Mountain Brook to host Patriot Day Ceremony on 15th anniversary of 9/11



Photo courtesy of the Mountain Brook Fire Department.

The city of Mountain Brook last hosted the Patriot Day ceremony in 2013.

Homewood will join the cities of Mountain Brook and Vestavia Hills this year to pause and remember the lives lost on Sept. 11, 2001. The annual Patriot Day ceremony, which rotates between the three cities each year, will be Sunday, Sept. 11, in Mountain Brook.

U.S. Navy Rear Admiral (Ret.) Jack Natter will serve as the keynote speaker at this year’s Patriot Day ceremony. Natter is an attorney and has served as a member of the Hoover City Council since 2011. He grew up in Trussville and Homewood, graduated from the U.S. Naval Academy in 1962 and retired from the Navy in 1998 after service both on active duty and in the reserves. Immediately after the 9/11 attacks, Natter returned to duty for a few weeks at the headquarters of the Navy’s European fleet in London, England, serving as Deputy of Resources and Readiness.

Beginning at 8:30 a.m., Homewood Mayor Scott McBrayer will join Mountain Brook Mayor Terry Oden, Fire Chief Chris Mullins and Police Chief Ted Cook, as well as Vestavia Hills Mayor Butch Zaragoza and other members of the cities’ police and fire departments to welcome guests at the intersection of Hoyt Lane and Oak Street in Mountain Brook’s Crestline Village.

Mullins, who is helping to plan this year’s event for the first time as Mountain Brook’s fire chief following the retirement of former Chief Robert “Zeke” Ezekiel, said he planned the event in 2013 when the event was last held in Mountain Brook. This year’s event, he said, will have an “identical footprint.”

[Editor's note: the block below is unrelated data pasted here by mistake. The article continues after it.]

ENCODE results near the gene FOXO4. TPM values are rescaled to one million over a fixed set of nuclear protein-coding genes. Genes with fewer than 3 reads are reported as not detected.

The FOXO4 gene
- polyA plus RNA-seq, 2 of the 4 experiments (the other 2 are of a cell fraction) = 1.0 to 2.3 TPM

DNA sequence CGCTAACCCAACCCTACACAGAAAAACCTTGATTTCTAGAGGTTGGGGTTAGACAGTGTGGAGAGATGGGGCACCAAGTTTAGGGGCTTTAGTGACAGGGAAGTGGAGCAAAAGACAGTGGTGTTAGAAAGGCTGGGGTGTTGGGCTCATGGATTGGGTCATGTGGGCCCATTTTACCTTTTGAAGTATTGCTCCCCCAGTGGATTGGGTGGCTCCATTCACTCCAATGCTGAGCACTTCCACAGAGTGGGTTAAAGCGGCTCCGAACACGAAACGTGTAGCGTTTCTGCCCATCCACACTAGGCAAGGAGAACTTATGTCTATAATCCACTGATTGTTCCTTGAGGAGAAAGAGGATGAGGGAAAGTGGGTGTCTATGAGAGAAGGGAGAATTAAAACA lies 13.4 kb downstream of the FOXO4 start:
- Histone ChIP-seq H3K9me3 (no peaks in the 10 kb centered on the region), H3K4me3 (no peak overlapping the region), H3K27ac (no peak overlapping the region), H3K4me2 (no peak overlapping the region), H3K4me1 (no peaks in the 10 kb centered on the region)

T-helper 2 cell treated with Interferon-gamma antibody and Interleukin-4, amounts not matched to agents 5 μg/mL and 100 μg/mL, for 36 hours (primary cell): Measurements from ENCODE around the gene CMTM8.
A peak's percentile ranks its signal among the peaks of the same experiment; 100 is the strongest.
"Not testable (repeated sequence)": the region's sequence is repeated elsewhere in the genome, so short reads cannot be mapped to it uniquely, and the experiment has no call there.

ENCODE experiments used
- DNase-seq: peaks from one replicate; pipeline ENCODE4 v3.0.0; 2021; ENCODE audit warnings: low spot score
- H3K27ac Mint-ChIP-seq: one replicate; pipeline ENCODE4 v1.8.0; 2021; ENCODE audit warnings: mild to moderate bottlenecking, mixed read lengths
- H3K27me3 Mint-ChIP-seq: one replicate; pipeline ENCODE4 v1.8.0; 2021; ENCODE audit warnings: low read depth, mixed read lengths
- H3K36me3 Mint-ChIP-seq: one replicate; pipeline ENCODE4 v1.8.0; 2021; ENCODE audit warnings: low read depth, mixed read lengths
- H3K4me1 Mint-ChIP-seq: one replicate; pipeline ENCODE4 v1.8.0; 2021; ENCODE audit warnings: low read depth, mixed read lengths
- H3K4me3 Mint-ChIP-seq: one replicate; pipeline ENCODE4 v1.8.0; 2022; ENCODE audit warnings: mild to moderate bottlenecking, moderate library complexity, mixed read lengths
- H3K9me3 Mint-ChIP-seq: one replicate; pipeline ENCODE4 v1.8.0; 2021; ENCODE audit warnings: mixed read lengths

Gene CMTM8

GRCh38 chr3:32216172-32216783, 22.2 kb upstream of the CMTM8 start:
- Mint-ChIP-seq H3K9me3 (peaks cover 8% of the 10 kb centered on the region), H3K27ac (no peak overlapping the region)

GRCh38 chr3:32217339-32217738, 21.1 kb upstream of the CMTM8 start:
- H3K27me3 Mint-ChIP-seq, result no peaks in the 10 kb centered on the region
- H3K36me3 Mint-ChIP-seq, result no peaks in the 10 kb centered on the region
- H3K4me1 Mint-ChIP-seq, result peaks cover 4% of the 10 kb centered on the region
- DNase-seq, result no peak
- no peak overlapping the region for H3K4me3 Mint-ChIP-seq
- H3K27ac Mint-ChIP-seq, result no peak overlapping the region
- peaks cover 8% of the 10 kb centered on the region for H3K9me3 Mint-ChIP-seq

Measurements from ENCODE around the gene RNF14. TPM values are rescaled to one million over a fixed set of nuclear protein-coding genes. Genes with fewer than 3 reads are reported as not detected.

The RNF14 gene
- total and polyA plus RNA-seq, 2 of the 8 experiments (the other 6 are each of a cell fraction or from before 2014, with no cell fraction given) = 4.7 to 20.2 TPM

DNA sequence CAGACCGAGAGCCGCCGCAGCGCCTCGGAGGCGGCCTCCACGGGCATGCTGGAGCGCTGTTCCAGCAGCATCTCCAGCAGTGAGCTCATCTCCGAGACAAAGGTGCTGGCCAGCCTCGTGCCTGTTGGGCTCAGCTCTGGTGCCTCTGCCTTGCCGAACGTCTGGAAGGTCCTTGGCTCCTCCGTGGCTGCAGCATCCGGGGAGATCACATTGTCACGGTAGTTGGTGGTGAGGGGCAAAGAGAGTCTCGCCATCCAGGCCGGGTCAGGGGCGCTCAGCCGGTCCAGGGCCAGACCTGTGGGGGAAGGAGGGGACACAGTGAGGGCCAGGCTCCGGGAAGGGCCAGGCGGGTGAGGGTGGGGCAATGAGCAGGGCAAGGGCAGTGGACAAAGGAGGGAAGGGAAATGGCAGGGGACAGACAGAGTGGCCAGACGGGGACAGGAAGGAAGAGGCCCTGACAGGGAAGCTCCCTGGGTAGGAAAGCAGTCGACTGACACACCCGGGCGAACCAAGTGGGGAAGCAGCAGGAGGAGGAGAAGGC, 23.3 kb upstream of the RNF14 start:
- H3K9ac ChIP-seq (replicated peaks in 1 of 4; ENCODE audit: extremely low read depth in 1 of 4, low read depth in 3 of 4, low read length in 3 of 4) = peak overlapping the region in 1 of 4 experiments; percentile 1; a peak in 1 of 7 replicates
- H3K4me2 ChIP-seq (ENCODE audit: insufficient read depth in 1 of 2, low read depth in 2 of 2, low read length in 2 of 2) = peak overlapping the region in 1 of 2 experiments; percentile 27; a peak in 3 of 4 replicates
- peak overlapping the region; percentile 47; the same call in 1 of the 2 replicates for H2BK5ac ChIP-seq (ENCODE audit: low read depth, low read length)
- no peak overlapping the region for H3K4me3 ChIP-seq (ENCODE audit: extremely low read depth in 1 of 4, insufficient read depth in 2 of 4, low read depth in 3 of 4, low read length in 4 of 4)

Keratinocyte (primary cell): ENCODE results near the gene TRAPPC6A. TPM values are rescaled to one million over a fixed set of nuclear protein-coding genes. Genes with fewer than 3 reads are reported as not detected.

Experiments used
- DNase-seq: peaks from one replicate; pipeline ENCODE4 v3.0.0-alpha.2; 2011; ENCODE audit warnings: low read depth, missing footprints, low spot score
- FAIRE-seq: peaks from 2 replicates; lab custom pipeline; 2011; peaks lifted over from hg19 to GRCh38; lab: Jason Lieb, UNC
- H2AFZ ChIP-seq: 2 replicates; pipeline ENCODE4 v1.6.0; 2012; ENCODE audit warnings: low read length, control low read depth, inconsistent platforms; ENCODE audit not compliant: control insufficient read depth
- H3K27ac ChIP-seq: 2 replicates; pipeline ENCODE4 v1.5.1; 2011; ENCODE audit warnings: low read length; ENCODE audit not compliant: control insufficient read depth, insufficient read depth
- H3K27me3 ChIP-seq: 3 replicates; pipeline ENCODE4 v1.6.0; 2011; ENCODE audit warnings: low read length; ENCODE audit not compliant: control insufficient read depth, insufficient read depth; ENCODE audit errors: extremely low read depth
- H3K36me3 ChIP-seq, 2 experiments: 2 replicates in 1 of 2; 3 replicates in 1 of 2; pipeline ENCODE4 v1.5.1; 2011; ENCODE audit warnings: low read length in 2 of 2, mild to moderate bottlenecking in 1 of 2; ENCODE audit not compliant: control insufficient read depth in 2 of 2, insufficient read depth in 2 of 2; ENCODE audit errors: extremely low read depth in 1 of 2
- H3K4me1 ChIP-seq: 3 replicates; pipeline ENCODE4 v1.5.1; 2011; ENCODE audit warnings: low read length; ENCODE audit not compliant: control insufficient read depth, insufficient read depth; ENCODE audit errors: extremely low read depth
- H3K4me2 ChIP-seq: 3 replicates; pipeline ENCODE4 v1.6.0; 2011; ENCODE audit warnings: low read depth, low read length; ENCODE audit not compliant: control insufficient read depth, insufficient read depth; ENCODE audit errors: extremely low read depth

The city of Homewood hosted the event in 2015 in front of City Hall, where Homewood High School’s The Network show choir performed several songs as a part of the ceremony. Lexi Bresnan, daughter of Homewood Fire Chief John Bresnan, performed a solo. City Council member Walter Jones sang the national anthem, and Brian Erickson of Trinity United Methodist Church gave the invocation. Brian Bowman played “Amazing Grace” on bagpipes as doves flew out above the crowd at the end of the ceremony.

Mullins said the cities discussed the possibility of hosting the event on another day this year becauseSept. 11 falls on a Sunday, but they decided against it. “We felt it was important to reflect on that day,” he said.

Mullins said because the event is on a weekend day, the hope is that more community members will be able to take part in this year’s 15th anniversary of the attacks.

The ceremony was first organized after the Sept. 11 attacks as a way to always remember. The host city is in charge of organizing the main details, while the other cities participate in the coordinated effort by providing personnel and equipment.  

As in years past, Vestavia Hills will provide the large American flag set to be raised above the crowd using ladder trucks provided by the other participating cities.

Area residents, as well as off- and on-duty firemen and police officers, are all invited to attend, said Mountain Brook Police Chief Ted Cook. “Schedules and patrol duties permitting, of course,” he said.

The 45-minute ceremony, which brings together those who keep their cities safe and its residents to honor lives lost, will once again be steeped in tradition. A laying of the wreath and a bell ceremony will be part of the planned schedule, along with a moment of silence at the exact time two passenger planes struck the World Trade Center towers.

The ceremony will take place next to the Sept. 11 memorial, which sits outside the Mountain Brook fire. The beam, a 1,305-pound H-beam from the former World Trade Center site in New York, was dedicated during the Patriot Day ceremony in 2013.